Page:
It’s so Cold in Florida Right Now That Iguanas Are falling Out of Trees (Video)

1
604

Even Florida’s iguanas can’t handle below 30-40°F.

Rare wind chill advisories have been issued along with falling Iguana warnings. Yep, it’s real!

It's so cold in Florida right now that iguanas are falling out of trees, florida falling iguanas warning, iguanas are falling from trees in florida, cold weather iguana falling from trees in florida
It’s so cold in Florida right now that iguanas are falling out of trees. Picture via National Weather Service in Miami

Last friday, a record-breaking bomb blizzard engulfed Newfoundland, Canada. Meanwhile in Florida, panic is breaking out as temperatures are expected to fall into the 30s and 40s with wind chills dipping into the 20s. This new weather anomaly prompted the National Weather Service in Miami to issue rare wind chill advisories and amusing falling iguana warnings.

Why do Iguanas drop from trees when it’s too cold?

When temperatures dip into the 30s and 40s, residents in South Florida are used to find an iguana stunned by the cold under a palm tree.

It may only last a couple days, but Florida is finally participating in winter! This is the coldest morning in two years:

And iguanas really drop from trees:

Although looking like dead, the reptiles normally come back to life again when it warms up. Something very zombish in a sense.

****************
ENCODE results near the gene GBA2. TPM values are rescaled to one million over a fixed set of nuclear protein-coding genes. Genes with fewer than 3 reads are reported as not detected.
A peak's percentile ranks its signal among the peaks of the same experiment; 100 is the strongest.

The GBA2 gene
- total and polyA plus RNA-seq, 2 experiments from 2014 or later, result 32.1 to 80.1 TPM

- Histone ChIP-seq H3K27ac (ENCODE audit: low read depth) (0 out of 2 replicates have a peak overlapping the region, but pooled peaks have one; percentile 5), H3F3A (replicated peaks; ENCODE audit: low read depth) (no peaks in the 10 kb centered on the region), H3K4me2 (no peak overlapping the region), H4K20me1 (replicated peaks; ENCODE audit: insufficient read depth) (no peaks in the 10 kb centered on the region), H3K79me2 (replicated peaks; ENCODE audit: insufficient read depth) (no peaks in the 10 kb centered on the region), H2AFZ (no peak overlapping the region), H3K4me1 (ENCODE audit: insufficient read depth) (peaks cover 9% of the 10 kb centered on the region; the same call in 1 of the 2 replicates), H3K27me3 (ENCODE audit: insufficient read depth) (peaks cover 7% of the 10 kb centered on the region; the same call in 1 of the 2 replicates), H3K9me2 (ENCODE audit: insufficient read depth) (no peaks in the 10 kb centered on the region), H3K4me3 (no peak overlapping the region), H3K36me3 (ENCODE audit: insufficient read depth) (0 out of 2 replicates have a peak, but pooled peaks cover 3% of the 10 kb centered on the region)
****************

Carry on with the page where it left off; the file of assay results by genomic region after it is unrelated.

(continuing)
florida cold temperatures and wind chill advisories, florida cold temperatures and wind chill advisories january 22 2020, florida cold temperatures and wind chill advisories video
Florida cold temperatures and wind chill advisories for January 22, 2020. Weather map via Facebook

Iguanas climb up trees to roost at night. But when the temperature tumbles down, the animals shut down, and literally fall out of trees. This is why you get this raining iguana phenomenon in South Florida.

And even if they look dead, as soon as it starts to heat up, it’s rejuvenation. The larger the iguana, the greater its chance of survival. And it seems that the lizards that survive that cold streak are basically passing on that gene.

I suspect that, within a couple of decades, iguanas will creep north because they will be able to withstand colder climates. What do you think? Find similar headlines on Strange Sounds and Steve Quayle.

Follow us: Facebook and Twitter. By the way you can also support us on Paypal. Please and thank you!

1 COMMENT

LEAVE A REPLY

Please enter your comment!
Please enter your name here

This site uses Akismet to reduce spam. Learn how your comment data is processed.